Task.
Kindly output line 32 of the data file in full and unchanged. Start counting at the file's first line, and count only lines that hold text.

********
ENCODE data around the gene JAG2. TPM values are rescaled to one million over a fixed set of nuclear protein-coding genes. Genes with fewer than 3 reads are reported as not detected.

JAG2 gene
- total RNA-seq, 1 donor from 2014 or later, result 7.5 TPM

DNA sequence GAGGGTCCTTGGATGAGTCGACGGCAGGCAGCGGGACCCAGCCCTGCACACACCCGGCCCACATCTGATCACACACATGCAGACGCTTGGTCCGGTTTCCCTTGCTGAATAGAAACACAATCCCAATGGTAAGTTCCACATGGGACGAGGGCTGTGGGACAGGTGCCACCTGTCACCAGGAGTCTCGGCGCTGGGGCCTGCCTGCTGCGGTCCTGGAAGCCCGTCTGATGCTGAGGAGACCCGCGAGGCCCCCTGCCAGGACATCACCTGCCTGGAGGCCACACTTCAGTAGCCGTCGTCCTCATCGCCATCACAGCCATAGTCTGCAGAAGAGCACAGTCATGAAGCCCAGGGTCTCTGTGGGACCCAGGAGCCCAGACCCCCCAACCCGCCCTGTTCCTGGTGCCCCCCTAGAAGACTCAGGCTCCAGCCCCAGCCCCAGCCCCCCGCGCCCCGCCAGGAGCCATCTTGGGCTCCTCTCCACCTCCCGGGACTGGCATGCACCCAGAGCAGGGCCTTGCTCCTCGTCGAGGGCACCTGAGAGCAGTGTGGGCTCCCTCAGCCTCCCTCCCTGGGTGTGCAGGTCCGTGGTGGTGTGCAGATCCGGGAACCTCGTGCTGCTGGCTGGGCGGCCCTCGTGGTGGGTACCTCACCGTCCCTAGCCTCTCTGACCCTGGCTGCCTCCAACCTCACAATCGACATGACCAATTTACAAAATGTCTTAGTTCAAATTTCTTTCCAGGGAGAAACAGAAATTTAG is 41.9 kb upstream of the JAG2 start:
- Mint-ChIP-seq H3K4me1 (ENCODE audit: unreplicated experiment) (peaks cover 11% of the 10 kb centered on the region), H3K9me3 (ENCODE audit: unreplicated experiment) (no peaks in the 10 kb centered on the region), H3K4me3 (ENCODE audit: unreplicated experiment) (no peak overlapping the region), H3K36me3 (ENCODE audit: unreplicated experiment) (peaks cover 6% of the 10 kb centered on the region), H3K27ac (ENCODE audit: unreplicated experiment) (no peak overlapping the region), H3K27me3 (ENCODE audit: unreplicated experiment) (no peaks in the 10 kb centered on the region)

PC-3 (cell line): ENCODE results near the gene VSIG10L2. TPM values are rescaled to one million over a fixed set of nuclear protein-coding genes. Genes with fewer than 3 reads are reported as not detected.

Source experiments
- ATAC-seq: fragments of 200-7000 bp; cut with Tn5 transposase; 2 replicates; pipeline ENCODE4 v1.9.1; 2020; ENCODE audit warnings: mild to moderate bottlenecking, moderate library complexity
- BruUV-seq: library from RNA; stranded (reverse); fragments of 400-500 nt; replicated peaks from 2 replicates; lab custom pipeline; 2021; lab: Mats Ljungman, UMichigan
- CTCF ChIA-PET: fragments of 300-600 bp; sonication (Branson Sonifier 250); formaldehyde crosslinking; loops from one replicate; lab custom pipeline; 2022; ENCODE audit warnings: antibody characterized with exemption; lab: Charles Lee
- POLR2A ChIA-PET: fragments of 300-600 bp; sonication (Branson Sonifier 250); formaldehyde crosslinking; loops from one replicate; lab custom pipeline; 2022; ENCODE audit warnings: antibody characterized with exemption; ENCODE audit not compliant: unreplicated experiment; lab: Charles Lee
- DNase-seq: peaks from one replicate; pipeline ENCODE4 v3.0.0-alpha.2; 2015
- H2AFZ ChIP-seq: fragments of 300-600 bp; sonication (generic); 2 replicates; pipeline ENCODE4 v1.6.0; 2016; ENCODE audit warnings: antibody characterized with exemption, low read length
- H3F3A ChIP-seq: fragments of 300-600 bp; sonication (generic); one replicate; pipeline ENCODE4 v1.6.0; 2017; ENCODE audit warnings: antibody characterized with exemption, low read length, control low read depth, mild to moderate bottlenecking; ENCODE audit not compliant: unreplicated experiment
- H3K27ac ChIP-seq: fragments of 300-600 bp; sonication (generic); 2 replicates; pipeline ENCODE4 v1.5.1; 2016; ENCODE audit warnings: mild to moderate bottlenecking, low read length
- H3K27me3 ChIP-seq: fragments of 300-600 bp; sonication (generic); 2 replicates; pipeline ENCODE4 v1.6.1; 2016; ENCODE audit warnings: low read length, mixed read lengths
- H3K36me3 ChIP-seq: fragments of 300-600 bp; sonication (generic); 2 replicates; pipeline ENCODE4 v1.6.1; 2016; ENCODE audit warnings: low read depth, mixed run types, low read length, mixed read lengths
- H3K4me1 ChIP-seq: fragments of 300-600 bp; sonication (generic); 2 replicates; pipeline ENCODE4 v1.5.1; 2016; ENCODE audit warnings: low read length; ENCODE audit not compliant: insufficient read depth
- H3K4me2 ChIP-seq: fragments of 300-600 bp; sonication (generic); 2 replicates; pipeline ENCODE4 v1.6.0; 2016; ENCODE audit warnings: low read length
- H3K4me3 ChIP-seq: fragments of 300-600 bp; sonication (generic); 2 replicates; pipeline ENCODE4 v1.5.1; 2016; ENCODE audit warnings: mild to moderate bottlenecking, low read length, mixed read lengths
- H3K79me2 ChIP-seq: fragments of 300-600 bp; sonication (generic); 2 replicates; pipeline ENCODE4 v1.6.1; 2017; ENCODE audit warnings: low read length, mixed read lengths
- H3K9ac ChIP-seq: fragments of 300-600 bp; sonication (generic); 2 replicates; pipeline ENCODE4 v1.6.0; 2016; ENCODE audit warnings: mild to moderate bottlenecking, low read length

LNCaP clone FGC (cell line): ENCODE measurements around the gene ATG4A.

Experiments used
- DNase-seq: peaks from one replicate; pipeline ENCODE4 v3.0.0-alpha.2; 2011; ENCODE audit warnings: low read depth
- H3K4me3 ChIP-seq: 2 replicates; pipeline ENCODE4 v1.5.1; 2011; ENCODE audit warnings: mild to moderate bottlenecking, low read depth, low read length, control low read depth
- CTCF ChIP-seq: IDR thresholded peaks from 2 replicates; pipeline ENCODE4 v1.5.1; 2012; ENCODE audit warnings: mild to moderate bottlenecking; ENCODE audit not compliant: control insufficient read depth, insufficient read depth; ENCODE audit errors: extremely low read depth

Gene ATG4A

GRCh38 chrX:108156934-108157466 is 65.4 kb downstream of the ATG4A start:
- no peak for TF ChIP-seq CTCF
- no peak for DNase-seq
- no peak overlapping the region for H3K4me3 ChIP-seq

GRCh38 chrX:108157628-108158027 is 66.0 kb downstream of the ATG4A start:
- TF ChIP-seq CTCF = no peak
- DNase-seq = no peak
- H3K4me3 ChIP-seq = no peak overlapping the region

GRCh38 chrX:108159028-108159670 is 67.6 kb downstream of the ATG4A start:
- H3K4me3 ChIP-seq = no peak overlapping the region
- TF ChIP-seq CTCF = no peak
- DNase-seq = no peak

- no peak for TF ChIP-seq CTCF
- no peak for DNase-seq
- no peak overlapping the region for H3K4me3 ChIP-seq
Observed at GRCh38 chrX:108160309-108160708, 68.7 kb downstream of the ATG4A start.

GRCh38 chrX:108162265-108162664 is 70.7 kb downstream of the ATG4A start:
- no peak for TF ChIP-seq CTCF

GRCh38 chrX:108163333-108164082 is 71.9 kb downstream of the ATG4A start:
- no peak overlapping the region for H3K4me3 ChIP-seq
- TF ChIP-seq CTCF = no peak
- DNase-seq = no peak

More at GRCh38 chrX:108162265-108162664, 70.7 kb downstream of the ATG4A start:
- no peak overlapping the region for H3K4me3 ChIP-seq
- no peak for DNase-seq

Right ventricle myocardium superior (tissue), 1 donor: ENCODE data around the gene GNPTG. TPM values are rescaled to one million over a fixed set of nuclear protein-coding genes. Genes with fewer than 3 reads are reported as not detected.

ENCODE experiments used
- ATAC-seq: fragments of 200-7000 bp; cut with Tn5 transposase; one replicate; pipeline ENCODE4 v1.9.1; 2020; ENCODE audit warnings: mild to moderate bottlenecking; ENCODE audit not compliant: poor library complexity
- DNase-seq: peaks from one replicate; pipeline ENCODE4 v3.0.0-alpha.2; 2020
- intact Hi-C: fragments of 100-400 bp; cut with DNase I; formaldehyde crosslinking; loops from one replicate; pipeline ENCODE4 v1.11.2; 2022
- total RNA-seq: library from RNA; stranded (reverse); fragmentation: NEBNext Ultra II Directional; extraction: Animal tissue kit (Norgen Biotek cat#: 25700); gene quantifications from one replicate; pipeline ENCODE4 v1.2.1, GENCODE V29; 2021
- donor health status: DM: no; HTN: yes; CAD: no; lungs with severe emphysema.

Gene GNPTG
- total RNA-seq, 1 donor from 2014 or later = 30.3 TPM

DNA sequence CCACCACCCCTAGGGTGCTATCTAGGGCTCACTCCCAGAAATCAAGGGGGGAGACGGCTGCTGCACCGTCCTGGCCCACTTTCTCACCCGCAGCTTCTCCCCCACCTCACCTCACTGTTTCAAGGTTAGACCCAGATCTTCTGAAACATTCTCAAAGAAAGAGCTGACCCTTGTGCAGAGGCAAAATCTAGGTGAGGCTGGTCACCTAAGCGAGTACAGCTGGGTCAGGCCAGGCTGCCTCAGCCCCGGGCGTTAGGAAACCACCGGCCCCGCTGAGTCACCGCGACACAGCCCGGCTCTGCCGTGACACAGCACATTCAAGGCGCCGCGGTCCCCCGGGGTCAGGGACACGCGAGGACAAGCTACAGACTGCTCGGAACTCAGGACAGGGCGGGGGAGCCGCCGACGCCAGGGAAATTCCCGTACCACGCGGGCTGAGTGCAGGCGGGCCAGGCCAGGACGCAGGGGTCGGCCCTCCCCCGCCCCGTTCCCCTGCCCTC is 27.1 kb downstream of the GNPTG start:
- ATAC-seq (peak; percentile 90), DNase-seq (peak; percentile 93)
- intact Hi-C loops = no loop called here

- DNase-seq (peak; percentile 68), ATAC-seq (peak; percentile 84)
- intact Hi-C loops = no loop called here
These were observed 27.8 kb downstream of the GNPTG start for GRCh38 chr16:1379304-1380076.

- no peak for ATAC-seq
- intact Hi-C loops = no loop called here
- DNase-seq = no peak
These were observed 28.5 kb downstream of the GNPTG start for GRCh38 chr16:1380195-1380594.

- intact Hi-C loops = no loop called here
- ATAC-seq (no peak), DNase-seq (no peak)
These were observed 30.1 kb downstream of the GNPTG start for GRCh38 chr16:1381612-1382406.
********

- no peak overlapping the region for H3K4me3 ChIP-seq